Students should use social-media platforms, he suggested, to advocate for one another. “One of the most powerful things I see sometimes when I’m on a Twitter feed is to see an African-American pro-Israel, pro-Jewish person talking about the plight of the Jews and vice versa, and to see how many Jewish people have stepped up during all these movements to fight against racism — that’s the most powerful thing in the world,” he told the students.
David Brog, who was tapped as the organization’s executive director after it was founded in 2015 by Sheldon and Dr. Miriam Adelson to combat the anti-Israel BDS movement, added that building bridges between the two communities has become even more important as “the issue of racial justice has dominated our streets and evening news throughout this long summer” and will “almost certainly dominate campus politics this fall.”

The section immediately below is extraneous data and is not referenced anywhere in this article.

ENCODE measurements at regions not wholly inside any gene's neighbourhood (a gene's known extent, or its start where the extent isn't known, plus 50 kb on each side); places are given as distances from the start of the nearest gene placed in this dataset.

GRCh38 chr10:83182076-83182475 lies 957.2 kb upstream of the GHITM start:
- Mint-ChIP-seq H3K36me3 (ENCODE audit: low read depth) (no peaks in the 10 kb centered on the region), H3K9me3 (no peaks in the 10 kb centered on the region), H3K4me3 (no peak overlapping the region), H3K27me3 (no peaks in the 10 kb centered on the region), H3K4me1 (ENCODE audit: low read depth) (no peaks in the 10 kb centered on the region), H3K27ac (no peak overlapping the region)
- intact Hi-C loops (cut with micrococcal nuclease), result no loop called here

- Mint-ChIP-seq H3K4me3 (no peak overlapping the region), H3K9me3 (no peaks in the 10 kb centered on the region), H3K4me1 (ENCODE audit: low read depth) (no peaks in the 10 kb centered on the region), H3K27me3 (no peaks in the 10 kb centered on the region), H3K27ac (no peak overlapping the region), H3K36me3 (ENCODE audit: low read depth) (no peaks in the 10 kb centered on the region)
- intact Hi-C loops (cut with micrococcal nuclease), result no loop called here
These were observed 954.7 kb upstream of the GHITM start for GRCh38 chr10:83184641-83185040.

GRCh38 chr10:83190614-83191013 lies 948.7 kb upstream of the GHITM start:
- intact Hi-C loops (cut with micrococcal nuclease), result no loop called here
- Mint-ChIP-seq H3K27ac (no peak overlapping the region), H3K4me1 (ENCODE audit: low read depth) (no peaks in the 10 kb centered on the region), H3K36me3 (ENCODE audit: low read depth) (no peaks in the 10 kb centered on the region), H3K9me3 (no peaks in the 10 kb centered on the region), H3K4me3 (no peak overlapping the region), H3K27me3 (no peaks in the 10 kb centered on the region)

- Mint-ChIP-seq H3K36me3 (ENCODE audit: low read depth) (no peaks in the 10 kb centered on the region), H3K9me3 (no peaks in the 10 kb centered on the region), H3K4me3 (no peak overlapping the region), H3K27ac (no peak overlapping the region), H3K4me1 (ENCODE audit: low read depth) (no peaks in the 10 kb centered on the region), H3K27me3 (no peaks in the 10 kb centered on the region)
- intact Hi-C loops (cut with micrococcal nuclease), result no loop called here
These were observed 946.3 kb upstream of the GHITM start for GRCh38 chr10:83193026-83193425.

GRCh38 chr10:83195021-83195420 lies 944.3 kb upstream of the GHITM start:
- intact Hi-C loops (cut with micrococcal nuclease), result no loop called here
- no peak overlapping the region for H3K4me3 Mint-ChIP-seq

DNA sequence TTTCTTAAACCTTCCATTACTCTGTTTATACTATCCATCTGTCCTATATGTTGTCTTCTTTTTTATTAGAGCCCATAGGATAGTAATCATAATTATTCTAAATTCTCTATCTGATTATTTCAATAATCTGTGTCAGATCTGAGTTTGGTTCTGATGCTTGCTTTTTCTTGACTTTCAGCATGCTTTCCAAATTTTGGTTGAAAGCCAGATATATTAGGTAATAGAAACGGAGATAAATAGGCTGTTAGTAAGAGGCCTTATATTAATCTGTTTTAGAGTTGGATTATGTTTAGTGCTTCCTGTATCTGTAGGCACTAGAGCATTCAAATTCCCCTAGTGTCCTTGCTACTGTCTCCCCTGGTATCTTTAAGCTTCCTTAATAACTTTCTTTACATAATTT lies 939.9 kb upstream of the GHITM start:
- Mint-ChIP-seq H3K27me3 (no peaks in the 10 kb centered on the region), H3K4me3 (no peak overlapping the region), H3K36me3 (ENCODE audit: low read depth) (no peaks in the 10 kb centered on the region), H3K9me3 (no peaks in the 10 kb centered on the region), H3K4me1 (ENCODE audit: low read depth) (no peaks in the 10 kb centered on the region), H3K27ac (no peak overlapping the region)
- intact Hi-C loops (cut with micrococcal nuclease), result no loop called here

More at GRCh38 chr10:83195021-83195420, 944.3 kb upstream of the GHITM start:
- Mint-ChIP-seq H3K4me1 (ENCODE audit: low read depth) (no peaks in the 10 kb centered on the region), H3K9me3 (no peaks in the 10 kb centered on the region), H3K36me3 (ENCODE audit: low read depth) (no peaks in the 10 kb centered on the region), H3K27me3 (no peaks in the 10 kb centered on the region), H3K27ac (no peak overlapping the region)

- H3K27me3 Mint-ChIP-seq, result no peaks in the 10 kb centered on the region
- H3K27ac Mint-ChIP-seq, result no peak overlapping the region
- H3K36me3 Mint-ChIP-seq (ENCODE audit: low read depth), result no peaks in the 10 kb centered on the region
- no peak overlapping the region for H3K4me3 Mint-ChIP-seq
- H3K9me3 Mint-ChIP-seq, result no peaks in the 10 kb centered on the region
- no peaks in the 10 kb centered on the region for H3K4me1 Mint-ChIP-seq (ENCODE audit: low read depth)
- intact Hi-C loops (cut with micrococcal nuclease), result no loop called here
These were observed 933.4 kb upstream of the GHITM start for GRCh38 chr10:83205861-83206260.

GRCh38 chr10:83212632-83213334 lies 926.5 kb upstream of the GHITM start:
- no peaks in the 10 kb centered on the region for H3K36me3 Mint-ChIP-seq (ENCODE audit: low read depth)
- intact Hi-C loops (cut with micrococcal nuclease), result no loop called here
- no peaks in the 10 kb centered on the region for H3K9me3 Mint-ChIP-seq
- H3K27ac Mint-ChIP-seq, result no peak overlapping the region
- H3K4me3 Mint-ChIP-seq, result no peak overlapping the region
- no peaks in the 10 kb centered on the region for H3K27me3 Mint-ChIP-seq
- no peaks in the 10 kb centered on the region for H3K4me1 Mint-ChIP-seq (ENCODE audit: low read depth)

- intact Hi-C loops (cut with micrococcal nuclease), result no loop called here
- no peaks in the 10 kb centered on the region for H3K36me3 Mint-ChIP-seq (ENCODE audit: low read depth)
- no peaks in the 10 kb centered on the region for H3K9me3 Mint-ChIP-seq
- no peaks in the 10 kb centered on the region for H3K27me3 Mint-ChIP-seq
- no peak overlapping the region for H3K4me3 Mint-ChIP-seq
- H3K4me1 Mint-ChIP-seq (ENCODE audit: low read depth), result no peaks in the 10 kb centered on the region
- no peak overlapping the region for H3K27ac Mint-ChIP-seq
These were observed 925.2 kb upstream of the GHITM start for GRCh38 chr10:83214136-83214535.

“This issue has nothing whatsoever to do with Israel,” he told JNS, “But we know from recent events and bitter experience that the Israel-haters will try to hijack this movement and divert its energy towards their own hateful ends. If we care about Israel, if we care about racial justice, we must not let them succeed.”
“Amar’e Stoudemire and Nissim Black are living bridges between the black and Jewish communities,” he continued. “They are powerful examples of the idea that we are natural allies with shared histories of persecution and shared aspirations for the future. As members of both communities, they are well-positioned to explain each group to the other. And as insightful individuals, they can also help explain each group to themselves.”